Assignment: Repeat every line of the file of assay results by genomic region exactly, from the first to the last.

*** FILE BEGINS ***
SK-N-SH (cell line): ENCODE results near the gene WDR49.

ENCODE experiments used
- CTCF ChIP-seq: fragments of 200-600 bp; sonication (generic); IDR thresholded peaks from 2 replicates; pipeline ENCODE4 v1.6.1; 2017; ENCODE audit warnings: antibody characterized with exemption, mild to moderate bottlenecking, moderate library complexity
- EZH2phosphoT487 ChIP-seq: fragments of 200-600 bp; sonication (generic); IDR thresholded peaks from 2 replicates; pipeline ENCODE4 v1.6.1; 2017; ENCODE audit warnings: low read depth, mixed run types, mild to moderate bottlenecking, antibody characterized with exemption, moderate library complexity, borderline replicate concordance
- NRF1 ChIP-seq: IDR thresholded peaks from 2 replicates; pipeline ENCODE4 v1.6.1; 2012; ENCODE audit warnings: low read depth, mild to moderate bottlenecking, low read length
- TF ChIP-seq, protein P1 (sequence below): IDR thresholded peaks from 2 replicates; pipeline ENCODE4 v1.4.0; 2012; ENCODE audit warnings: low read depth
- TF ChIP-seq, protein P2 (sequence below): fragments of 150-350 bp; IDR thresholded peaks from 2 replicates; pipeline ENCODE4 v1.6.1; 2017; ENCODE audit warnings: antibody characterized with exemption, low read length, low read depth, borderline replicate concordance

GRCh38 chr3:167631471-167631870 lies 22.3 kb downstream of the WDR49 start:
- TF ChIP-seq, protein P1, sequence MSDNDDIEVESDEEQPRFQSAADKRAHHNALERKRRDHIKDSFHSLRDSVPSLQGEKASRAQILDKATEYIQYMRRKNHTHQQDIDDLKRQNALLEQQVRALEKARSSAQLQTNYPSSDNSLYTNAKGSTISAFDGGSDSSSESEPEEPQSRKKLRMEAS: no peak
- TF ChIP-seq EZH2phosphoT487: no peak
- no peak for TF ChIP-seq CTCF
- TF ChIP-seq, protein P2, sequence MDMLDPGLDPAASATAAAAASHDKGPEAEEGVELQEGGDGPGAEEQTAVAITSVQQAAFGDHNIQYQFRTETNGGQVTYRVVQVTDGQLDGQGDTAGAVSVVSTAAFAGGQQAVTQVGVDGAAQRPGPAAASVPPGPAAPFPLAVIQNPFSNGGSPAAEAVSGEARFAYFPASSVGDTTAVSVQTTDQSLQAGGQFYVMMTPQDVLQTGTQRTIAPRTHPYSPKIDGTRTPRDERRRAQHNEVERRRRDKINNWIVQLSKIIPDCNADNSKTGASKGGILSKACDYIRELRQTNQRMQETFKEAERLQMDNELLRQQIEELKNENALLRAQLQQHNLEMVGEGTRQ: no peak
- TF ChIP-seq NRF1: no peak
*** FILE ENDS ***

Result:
SK-N-SH (cell line): ENCODE results near the gene WDR49.

ENCODE experiments used
- CTCF ChIP-seq: fragments of 200-600 bp; sonication (generic); IDR thresholded peaks from 2 replicates; pipeline ENCODE4 v1.6.1; 2017; ENCODE audit warnings: antibody characterized with exemption, mild to moderate bottlenecking, moderate library complexity
- EZH2phosphoT487 ChIP-seq: fragments of 200-600 bp; sonication (generic); IDR thresholded peaks from 2 replicates; pipeline ENCODE4 v1.6.1; 2017; ENCODE audit warnings: low read depth, mixed run types, mild to moderate bottlenecking, antibody characterized with exemption, moderate library complexity, borderline replicate concordance
- NRF1 ChIP-seq: IDR thresholded peaks from 2 replicates; pipeline ENCODE4 v1.6.1; 2012; ENCODE audit warnings: low read depth, mild to moderate bottlenecking, low read length
- TF ChIP-seq, protein P1 (sequence below): IDR thresholded peaks from 2 replicates; pipeline ENCODE4 v1.4.0; 2012; ENCODE audit warnings: low read depth
- TF ChIP-seq, protein P2 (sequence below): fragments of 150-350 bp; IDR thresholded peaks from 2 replicates; pipeline ENCODE4 v1.6.1; 2017; ENCODE audit warnings: antibody characterized with exemption, low read length, low read depth, borderline replicate concordance

GRCh38 chr3:167631471-167631870 lies 22.3 kb downstream of the WDR49 start:
- TF ChIP-seq, protein P1, sequence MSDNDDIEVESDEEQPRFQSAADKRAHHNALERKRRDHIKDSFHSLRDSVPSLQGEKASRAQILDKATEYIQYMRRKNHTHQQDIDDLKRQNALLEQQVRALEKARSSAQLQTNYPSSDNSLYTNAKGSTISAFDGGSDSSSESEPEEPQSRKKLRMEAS: no peak
- TF ChIP-seq EZH2phosphoT487: no peak
- no peak for TF ChIP-seq CTCF
- TF ChIP-seq, protein P2, sequence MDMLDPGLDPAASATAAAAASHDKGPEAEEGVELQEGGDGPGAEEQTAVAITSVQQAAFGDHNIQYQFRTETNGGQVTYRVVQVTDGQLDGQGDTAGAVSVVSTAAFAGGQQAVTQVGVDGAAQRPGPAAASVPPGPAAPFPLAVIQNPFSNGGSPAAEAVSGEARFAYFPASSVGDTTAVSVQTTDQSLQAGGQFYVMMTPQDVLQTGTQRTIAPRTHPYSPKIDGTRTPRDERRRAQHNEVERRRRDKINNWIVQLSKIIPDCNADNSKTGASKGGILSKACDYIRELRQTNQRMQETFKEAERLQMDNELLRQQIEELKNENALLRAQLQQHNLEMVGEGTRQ: no peak
- TF ChIP-seq NRF1: no peak